An artist named Tim Denee has illustrated two different attempts at bringing prosperity to his dwarves. Tim, an obviously skilled player, creates advanced and intricate fortresses but doom is always looming near in Dwarf Fortress. The life of a dwarf is a life of strife.

The game is hard. The complexity is mind-blowing. The interface is dense, almost esoteric. Just placing your fortress in a favorable spot on the map (randomly generated by the game, complete with thousand year history and scores of denizens) is a tough choice, seeing as you need your base to be near mountains (for ore and for shelter; the dwarves shun sunlight), large bodies of water (above- or underground) and forests (for wood). It is in every way a strategic simulation game but it shares a lot of with a RPG sub-genre called “roguelikes“. Like many roguelikes you need to study a lot before even attempting to play. It is daunting. It is why I have yet to try the game myself.

Another similarity it has with the roguelike is that it has practically no graphics; the visualization is done through ASCII characters symbolizing the different items, surroundings and creatures in the game. One reason for this is probably so the developers of the game do not have to bother with graphics. At all.

One aspect that makes Dwarf Fortress truly great is that playthroughs leave great anecdotes. Similar to the Sims, Dwarf Fortress gives players such experiences that the retelling of these tales of legendary triumphs (and legendary defeats) are genuinely interesting to people who haven’t played the game. A friend of mine told me in an off-hand manner that goblin raids often attack his fortress and sometimes manage to steal away a few of the dwarves’ children. The children often return when fully grown and attack my friend’s base with the rest of their new goblin comrades.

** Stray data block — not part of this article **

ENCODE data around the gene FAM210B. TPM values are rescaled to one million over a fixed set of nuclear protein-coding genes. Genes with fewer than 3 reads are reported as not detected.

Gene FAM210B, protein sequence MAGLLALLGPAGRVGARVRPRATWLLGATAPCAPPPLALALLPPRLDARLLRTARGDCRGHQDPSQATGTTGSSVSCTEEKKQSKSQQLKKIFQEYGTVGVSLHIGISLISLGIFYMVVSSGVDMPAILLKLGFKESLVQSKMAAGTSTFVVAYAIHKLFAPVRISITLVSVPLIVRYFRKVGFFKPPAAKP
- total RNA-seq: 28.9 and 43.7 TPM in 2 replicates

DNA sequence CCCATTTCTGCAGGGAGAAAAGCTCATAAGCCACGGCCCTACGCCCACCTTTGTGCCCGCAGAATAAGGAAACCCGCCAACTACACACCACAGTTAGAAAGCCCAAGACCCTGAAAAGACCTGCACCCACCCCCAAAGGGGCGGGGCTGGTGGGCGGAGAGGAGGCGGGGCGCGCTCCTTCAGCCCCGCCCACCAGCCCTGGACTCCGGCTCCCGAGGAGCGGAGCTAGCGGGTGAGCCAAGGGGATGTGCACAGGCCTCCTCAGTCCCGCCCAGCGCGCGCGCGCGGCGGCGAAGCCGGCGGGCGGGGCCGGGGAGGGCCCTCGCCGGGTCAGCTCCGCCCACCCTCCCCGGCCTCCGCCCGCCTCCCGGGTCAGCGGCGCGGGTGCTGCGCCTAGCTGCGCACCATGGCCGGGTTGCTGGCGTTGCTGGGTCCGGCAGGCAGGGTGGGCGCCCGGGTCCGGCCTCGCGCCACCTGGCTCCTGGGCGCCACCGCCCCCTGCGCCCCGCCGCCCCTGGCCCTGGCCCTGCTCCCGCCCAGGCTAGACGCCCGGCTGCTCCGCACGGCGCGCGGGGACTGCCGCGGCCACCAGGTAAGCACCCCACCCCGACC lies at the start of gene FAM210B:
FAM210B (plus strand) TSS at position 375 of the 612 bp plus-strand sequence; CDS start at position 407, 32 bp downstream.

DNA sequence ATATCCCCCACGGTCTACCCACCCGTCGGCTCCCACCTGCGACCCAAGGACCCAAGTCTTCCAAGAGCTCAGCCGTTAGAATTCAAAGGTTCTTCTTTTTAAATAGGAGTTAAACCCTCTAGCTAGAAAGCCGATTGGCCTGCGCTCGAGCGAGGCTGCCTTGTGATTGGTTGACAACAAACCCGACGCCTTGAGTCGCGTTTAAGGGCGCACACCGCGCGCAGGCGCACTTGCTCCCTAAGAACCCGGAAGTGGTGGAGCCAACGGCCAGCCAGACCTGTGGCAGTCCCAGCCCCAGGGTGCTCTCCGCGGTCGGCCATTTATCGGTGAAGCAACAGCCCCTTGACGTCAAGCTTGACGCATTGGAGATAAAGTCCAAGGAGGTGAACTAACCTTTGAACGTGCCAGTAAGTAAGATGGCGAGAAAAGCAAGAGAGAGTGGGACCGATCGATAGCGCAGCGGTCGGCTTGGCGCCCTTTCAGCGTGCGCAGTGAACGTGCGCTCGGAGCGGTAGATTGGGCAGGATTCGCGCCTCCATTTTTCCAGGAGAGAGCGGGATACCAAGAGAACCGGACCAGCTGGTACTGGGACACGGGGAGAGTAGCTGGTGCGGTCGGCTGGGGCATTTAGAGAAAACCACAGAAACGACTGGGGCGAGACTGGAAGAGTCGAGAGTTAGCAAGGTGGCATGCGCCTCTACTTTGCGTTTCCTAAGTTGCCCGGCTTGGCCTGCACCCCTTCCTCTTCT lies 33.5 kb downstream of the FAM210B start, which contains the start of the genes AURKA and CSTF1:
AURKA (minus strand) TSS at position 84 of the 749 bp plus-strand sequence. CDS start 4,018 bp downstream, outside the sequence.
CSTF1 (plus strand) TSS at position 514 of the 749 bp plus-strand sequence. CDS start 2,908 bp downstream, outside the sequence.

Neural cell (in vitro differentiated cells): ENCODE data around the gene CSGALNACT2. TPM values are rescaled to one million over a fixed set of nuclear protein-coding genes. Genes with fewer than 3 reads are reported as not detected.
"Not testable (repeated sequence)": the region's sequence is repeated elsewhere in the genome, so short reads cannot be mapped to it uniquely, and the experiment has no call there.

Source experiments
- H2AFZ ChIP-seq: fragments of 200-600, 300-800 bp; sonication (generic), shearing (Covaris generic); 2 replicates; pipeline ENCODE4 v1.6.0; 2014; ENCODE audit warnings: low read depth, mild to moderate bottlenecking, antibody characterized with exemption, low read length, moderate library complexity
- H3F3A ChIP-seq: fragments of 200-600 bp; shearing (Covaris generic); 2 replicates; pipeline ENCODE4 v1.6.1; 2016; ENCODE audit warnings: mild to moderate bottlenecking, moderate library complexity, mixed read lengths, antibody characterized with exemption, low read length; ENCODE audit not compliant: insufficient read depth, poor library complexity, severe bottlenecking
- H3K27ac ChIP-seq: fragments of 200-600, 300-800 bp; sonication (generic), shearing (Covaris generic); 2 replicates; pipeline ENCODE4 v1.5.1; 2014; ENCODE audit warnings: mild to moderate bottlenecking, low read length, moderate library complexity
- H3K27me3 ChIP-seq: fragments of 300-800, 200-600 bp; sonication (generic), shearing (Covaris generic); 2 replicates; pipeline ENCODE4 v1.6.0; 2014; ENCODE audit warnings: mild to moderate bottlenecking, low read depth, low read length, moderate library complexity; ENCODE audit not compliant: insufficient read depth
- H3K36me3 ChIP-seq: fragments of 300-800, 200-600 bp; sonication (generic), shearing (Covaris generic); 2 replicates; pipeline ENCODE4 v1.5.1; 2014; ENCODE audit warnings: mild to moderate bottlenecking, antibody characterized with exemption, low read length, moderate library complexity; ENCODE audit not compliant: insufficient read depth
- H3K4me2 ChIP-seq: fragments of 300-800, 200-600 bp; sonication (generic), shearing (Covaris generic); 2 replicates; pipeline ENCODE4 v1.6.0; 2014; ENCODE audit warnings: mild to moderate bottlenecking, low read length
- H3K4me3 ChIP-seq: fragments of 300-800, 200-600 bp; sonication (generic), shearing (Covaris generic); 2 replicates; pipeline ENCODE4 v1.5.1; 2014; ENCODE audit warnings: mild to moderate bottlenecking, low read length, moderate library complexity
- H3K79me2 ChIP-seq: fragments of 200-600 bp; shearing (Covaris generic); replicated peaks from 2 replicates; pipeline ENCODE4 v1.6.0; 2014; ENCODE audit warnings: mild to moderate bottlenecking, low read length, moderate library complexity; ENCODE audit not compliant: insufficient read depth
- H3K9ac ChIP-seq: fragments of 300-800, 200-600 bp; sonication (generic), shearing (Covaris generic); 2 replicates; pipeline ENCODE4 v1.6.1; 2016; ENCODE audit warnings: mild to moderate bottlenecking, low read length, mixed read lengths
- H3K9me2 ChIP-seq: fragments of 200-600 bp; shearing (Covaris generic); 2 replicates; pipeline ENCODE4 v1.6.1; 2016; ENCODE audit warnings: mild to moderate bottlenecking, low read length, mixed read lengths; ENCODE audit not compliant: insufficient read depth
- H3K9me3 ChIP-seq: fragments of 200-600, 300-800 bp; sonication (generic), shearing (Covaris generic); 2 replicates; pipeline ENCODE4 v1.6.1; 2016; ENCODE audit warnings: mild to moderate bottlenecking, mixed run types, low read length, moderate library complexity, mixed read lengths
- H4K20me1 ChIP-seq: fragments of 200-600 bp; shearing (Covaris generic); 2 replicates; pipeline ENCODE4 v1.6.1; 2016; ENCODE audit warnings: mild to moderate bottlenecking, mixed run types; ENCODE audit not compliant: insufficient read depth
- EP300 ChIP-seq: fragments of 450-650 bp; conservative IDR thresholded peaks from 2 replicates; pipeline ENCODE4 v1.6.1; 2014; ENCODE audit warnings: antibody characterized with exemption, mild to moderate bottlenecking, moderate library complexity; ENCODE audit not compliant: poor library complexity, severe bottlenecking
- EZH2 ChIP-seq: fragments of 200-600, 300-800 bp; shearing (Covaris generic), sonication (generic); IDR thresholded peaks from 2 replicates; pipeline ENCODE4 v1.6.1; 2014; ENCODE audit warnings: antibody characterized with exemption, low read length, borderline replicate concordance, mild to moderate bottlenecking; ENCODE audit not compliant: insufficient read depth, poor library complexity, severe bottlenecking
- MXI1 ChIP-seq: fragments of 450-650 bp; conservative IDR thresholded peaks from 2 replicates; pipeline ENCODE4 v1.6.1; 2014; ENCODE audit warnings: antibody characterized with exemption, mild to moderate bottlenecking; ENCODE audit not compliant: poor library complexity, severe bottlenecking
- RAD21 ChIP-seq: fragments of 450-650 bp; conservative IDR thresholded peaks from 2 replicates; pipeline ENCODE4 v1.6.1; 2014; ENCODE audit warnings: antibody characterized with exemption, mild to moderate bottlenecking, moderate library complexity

Tim Denee’s illustrations are quick and to-the-point. They show nicely how he envisions his game sessions, which is what makes a game with basically no graphics so magical. You get stories like this. Hilarity ensues.

1: Denee’s first illustrated fortress “Bronzemurder” [Updated link]

2: His second chronicled fortress “Oilfurnace

This might be a tad old but I recently found the November-December issue of the literary magazine The Believer (no. 67 to be exact), with cover by comic creator and master illustrator Charles Burns (as is often the case for The Believer). He does a version of Edward Hopper’s “Cape Cod Morning” depicting characters seen in the respective comics of Chris Ware and Jerry Moriarty.

Chris Ware interviews the painter and sometime comic artist Jerry Moriarty in the issue. They talk about Moriarty’s artwork and the recently reissued collection of Moriarty’s “Jack Survives” comics. Chris Ware, describing Moriarty’s work, writes that “it’s poetry—I believe the first that comics has ever seen—and poetry as fresh and affecting now as when first drawn”.

Jerry Moriarty explains his own views on “Jack Survives”:

At forty-two I was part of a community of catoonists who were the smartest people I had (and have) ever met. True artists. But the wannabe hero-painter in me resisted the cartoonist label. I spent five years dedicated to Jack Survives with side trips to refresh my painter’s “chops”. Once I left the comics world and, in time, looked back, it was clear that Jack was my first truly original art. Everything I did before Jack had the stink of PAINTING.

Comic artists Aline Kominsky-Crumb and Peter Blegvad are also interviewed in the magazine (the interview with Blegvad can be read in full at The Believer’s website).